Law & Legal Studies

Could we sue Mother Earth for storm damage?

Could we sue Mother Earth for storm damage?

Nature is much more than a legal person, and if declaring it as the latter is the only way left to protect it, our civilization is in serious trouble.


Govind Singh, Associate Professor, Jindal School of Environment & Sustainability, O.P. Jindal Global University, Sonipat, Haryana, India.


Each year deadly storms rip through communities across the globe, destroying homes, infrastructure and ending thousands of lives. In most cases, insurance companies (or the government) usually foot the bill for the millions of dollars in damages.

But could we see a scenario where Mother Earth herself is sued?

Environmental personhood attempts to ascribe rights to a natural entity or ecosystem as a legal person. It gained traction towards the latter half of the 20th century and has found some integration with law in recent decades.

It calls for legal protection of forests, rivers and other natural ecosystems. Assigning legal rights to an environmental entity is also seen as a recognition of indigenous knowledge systems which are believed to personify nature and natural resources.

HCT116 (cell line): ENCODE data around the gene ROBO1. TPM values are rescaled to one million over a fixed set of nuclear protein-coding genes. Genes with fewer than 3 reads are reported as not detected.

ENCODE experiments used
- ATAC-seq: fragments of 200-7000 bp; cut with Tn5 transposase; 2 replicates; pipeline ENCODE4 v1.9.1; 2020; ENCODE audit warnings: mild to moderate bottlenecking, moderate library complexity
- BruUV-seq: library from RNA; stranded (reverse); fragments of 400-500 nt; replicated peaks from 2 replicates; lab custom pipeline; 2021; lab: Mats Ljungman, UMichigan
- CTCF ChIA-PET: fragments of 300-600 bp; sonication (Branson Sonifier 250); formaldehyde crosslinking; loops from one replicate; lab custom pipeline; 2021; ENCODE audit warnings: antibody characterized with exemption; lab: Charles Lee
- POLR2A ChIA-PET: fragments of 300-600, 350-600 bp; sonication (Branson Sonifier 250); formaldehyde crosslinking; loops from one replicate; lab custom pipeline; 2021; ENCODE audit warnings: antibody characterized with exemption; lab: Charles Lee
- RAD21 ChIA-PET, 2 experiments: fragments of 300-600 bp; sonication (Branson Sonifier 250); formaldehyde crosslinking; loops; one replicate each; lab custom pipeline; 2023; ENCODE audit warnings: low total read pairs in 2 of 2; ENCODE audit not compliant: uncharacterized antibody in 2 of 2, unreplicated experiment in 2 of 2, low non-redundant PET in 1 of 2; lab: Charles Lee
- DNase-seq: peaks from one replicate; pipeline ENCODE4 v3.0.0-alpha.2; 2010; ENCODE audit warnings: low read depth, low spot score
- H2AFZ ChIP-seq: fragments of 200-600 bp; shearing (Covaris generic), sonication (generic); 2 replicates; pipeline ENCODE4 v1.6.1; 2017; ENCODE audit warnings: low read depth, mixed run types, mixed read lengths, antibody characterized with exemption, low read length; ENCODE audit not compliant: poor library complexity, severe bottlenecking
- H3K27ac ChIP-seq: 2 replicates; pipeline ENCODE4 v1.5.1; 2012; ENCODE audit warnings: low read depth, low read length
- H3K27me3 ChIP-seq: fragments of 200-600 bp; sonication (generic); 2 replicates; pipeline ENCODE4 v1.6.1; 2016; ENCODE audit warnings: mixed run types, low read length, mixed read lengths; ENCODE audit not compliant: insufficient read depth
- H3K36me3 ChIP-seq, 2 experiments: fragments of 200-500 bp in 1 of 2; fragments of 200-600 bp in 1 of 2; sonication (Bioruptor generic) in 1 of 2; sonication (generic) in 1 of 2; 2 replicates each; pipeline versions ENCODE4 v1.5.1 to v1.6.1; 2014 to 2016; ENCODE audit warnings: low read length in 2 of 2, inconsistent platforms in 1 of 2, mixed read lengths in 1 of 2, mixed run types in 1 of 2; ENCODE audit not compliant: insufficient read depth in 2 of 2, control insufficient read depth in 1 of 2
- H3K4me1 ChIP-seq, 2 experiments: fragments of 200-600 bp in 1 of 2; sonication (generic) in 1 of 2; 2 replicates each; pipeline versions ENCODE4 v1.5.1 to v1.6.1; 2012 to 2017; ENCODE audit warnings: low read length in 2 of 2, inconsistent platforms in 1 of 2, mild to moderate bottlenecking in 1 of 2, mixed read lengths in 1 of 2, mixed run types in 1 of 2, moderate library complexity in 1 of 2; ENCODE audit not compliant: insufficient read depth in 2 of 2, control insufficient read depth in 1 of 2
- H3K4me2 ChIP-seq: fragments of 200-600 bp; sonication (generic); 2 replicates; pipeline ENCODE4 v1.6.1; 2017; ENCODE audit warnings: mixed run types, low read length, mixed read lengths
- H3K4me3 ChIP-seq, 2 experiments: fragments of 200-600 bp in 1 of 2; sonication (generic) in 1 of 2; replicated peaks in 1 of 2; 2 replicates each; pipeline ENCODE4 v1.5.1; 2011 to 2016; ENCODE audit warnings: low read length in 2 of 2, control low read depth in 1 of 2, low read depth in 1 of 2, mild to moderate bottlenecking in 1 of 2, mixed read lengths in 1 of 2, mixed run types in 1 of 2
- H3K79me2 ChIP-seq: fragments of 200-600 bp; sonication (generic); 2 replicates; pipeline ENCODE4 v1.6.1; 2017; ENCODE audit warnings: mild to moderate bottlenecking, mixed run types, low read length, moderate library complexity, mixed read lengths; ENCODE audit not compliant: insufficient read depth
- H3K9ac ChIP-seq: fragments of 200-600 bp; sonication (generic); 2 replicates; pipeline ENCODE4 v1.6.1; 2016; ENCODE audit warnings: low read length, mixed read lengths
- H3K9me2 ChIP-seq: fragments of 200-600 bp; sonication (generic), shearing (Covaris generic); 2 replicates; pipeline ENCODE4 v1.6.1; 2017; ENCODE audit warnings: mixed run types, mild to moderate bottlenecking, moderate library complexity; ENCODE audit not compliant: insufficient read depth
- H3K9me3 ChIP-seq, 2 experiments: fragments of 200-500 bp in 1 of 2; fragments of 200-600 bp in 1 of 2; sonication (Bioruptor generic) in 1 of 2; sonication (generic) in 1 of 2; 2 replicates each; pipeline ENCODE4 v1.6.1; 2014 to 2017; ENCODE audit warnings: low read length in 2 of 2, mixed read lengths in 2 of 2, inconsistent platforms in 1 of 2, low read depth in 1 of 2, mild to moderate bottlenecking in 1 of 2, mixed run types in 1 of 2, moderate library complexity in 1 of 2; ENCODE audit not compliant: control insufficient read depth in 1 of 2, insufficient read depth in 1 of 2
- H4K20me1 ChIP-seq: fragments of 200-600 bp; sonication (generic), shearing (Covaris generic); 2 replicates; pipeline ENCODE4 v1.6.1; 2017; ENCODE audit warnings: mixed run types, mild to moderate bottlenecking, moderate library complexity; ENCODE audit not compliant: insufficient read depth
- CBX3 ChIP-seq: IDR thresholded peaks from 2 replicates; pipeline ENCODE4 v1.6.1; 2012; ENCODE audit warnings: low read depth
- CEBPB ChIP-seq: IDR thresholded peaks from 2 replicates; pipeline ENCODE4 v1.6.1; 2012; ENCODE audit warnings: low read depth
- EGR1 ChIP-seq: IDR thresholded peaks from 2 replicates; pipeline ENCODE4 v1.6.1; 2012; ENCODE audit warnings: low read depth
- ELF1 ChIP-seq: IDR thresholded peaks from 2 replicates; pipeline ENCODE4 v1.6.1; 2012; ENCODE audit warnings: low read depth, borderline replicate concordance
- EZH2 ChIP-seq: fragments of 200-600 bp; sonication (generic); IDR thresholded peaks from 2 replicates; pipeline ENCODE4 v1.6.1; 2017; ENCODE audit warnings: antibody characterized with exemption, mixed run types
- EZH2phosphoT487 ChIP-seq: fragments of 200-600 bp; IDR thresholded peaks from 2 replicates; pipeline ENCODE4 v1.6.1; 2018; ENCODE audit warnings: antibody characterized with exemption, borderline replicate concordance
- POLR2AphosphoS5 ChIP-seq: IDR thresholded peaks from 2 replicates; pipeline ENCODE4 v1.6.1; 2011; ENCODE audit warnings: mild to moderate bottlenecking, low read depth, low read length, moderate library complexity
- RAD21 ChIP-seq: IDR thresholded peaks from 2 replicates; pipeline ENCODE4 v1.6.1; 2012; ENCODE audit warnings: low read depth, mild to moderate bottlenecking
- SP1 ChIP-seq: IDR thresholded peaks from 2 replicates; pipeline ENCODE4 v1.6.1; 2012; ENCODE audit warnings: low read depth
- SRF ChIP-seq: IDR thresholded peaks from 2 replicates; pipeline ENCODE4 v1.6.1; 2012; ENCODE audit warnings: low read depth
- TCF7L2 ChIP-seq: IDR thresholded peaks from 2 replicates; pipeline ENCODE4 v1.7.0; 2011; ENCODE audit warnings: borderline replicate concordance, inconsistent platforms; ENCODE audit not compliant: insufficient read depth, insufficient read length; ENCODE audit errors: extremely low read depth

The motivation that drives environmental personhood is conservation using law as a tool. Law is conventionally more concerned with regulating human behaviour, customs and practices and delivering justice.

To consider any natural component of the environment as a person, therefore, allows for its greater inclusion in the legal process. But the legal translation of environmental personhood, especially where indigenous and traditional communities are involved, needs a cultural reality check.

The rights of nature have recently been recognised by courts in countries such as Australia, Canada, New Zealand, Bolivia, Ecuador, Colombia and India, among others. The natural entities that have been declared legal persons include national parks, rivers, lakes, the greater natural environment and Mother Earth.

This recognition has helped generate awareness about the need for their protection and conservation. But how much it has contributed to legal protection is an ongoing discussion that has already raised several concerns.

Published in: 360info.

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